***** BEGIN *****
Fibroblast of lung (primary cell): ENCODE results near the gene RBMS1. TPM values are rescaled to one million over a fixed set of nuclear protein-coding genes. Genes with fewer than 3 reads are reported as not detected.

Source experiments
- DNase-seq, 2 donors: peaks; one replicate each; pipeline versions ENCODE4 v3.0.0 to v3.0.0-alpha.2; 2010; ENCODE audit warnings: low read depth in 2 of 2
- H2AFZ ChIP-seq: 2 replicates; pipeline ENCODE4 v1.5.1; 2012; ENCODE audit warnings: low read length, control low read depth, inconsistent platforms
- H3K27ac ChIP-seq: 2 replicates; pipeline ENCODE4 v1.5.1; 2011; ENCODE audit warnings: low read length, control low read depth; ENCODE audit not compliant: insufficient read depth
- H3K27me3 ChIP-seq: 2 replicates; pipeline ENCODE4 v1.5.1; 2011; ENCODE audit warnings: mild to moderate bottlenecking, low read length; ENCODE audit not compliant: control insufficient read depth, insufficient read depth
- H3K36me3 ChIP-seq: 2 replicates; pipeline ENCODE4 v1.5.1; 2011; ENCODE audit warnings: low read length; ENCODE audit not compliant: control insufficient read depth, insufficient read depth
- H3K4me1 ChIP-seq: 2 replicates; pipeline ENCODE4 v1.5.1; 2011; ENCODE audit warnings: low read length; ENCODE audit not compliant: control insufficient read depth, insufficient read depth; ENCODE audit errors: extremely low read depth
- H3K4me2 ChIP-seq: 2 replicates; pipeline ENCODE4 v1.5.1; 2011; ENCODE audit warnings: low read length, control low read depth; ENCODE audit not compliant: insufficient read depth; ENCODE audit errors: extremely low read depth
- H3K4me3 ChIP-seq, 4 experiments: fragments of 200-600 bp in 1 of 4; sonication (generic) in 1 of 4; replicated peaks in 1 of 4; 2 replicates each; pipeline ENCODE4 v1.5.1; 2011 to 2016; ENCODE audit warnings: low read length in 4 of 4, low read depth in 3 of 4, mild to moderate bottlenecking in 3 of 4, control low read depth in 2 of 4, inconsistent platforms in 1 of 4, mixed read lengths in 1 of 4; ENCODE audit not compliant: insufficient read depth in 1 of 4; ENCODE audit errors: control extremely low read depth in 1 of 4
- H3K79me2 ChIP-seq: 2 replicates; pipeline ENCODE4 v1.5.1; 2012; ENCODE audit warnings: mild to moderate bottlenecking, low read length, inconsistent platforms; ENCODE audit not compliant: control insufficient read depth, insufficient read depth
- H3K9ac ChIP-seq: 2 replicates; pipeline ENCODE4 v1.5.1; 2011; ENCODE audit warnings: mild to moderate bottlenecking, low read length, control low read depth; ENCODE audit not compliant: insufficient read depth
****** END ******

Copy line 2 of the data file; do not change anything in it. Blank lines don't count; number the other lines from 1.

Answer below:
Source experiments